**Overall Availability Analysis of
Earth, Part 1**

Table of Contents to Part 1

__Why
Bother? The Technical Usefulness of the Calculation is
Minimal.__

__Computing
the Lost Work or Maximum Reversible Work for Earth’s Control
Volume__

Prof. Bowman may wish to distance himself from some of the definitions, logic, conclusions, and other statements rendered in this appendix. This section is where that should be done – unless, of course, he objects, also, to that arrangement, in which case whatever must be done will be done. Also, Dave, at some time you should come to realize how politically radical this book really is. You may find that you are (i) too conservative or (ii) justifiably concerned about your association with an extremely radical book.

In
addition, Dave and I share a difference between his view that a
photon gas is *not*
a simple
compressible substance and that it does *not*
do injection work upon the control volume and my view, which I have not
expressed previously in the following manner: It seems to me
that radiation
fits into the framework of thermodynamics a little differently than do
other
manifestations. It is *as though*
a photon carries the temperature of the Sun into the control volume
until it
strikes an ion, atom, or molecule, at which time it *does*
transfer momentum to that particle and, therefore, it *does* do
injection work to allow something *within*
the control volume, like a tree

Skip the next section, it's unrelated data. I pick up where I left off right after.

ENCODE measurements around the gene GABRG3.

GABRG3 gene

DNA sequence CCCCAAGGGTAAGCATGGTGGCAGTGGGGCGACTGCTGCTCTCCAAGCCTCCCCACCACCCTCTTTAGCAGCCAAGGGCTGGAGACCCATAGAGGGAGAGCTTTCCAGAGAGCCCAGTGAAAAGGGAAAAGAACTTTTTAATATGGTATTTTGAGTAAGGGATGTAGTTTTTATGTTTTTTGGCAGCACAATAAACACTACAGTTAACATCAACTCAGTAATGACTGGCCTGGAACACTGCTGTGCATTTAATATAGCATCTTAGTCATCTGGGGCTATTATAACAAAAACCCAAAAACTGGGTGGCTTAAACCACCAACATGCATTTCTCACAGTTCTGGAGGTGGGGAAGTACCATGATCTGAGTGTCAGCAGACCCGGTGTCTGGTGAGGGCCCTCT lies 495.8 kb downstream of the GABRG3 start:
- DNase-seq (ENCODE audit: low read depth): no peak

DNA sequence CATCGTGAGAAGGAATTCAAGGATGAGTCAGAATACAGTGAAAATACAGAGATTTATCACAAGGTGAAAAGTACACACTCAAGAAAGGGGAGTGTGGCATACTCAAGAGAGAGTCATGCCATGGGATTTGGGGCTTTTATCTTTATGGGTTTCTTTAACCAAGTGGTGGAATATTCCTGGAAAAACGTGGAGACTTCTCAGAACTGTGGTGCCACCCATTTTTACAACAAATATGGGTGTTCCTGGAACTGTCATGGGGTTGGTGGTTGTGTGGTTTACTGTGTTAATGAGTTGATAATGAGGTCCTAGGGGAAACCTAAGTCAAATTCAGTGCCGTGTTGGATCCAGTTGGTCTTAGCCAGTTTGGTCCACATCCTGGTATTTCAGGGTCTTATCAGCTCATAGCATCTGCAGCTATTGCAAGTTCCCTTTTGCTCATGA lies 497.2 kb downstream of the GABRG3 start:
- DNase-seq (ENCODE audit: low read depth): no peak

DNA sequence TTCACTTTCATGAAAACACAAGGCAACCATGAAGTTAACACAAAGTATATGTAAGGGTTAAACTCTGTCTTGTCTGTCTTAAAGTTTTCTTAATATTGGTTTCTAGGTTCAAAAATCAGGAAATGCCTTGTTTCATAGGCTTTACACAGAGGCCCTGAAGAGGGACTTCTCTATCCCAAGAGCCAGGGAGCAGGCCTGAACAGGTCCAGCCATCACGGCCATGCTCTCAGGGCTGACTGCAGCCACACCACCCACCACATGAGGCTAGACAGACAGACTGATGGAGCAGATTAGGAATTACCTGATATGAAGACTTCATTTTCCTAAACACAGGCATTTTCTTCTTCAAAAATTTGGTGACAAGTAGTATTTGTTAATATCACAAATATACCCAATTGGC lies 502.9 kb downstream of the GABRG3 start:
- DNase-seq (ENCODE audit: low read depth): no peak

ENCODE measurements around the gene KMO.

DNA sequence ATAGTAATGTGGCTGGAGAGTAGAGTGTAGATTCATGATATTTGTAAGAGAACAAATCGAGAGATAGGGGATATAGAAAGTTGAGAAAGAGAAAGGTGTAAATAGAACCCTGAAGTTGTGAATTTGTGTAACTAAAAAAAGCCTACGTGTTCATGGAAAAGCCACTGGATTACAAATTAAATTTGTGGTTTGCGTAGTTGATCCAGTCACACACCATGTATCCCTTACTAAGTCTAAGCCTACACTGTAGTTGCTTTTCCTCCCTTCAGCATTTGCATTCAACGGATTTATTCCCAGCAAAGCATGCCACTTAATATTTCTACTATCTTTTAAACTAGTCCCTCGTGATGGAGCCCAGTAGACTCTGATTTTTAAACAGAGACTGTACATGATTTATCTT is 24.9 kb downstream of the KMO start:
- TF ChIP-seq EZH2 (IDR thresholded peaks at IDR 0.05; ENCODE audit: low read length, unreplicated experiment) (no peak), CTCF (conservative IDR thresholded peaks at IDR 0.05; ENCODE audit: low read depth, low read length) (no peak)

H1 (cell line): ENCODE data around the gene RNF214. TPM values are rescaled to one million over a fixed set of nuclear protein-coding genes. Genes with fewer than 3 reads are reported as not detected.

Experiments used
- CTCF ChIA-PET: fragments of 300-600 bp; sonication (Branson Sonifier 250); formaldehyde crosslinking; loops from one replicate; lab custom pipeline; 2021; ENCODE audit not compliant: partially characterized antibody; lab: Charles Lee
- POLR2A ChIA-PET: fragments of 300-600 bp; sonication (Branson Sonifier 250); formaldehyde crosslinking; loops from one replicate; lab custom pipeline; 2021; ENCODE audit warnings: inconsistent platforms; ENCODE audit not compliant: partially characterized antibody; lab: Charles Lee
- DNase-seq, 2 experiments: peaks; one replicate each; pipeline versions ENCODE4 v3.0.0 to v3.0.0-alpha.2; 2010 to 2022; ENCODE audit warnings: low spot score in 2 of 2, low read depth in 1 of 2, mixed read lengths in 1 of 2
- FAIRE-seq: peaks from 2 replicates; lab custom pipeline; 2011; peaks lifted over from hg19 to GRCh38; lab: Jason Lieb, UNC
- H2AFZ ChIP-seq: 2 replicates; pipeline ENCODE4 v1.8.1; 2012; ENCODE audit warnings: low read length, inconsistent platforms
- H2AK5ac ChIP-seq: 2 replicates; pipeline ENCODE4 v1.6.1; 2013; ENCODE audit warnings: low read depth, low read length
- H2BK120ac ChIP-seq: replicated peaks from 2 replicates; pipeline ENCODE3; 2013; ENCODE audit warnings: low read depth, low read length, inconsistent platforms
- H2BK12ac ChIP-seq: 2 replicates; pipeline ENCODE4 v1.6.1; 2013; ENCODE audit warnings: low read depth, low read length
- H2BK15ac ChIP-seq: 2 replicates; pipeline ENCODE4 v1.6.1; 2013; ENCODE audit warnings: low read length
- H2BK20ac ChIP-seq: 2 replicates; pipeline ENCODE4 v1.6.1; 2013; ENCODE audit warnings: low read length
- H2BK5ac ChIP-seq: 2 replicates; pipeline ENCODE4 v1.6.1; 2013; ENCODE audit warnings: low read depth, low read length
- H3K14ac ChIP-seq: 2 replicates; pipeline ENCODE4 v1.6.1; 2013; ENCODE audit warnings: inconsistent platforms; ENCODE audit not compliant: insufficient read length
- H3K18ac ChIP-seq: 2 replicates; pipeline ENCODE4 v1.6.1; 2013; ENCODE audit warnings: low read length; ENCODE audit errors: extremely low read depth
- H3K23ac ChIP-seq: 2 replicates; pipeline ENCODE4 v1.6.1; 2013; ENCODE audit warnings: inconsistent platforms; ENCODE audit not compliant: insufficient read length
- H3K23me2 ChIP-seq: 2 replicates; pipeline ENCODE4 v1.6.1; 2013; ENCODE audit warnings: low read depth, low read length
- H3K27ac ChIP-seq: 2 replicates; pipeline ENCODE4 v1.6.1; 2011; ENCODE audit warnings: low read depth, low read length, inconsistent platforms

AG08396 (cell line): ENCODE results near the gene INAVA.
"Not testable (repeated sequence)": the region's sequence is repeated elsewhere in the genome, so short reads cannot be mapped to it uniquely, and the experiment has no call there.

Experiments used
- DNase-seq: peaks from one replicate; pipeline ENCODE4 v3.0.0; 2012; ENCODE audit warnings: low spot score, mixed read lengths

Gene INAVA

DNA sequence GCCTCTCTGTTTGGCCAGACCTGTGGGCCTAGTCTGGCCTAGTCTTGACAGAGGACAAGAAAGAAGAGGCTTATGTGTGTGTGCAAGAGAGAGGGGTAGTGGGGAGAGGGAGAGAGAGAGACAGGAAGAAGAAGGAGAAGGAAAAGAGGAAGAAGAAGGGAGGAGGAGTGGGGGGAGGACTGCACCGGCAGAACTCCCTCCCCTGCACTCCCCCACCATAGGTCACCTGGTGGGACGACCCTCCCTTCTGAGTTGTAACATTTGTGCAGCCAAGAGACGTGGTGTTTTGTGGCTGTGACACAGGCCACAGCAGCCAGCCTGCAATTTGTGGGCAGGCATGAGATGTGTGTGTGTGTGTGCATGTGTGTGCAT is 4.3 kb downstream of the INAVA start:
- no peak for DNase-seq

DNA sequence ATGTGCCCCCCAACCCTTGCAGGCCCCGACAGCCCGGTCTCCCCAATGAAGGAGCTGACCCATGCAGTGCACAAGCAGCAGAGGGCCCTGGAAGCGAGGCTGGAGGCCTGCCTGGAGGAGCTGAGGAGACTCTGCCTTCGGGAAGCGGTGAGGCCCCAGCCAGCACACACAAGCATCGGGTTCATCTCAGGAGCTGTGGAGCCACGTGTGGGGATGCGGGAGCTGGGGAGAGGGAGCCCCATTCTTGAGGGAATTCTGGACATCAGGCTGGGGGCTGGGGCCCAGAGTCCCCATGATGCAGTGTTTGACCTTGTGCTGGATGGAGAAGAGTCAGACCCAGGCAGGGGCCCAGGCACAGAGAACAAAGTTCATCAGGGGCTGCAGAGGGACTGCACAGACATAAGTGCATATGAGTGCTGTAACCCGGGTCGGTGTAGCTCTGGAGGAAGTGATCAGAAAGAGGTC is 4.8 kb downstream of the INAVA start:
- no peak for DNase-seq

leaf or a generic solar collector, to be an agent for the performance
of useful
work subsequently. We both agree that nothing happens until
the photon strikes
something. Enthalpy is defined to be the internal energy plus
the injection
work, therefore we both agree that it is the enthalpy that should be
computed.

We wish to make an availability balance over the entire Earth including its atmosphere but excluding its core. The exterior component of the control surface (CS) is taken to be a sphere 100 miles from the average level of the sea at the equator, which describes it more accurately than is justified by the precision of our numerical techniques. The interior of the Earth is excluded from our control volume, since, for all practical purposes, we cannot get to it unless it chooses to come to us. The control volume (CV) for this analysis is shown as the shaded region in Fig. I-5 on the next page. The thin shell (of Earth) outside the core is supposed to contain every agency of useful work - from the roots of trees to heat engines at the bottom of the deepest mine or well.

**Figure I-**1.
Control volume for the
calculation of availability accumulation on Earth due to sunlight

Imagine for a moment the Earth divided into two hemispheres by a plane parallel to the plane wave front of the incoming radiation from the Sun. At every instant in time, the hemisphere facing the Sun is accepting radiation at 6000K. In our thought experiment this will be used to do reversible work inside the control volume, therefore an imaginary heat engine will reject heat to the surroundings at 300K, which we may take to be the Earth and such thermal reservoirs as we may take advantage of such as oceans, lakes, and rivers, which, in this analysis, are imagined not to contribute further to the reversible work. Simultaneously and roughly at the same instantaneous rate that the hot hemisphere is receiving energy from the Sun, the dark hemisphere is radiating energy from the 300K thermal reservoirs, represented by the Earth’s core in Fig. I-5, to deep space, the effective temperature of which is approximately 4K. It is difficult to imagine how a reversible heat engine could be constructed to accept heat at 300K and reject heat at 4K; nevertheless, we should consider the availability associated with this radiant heat transfer.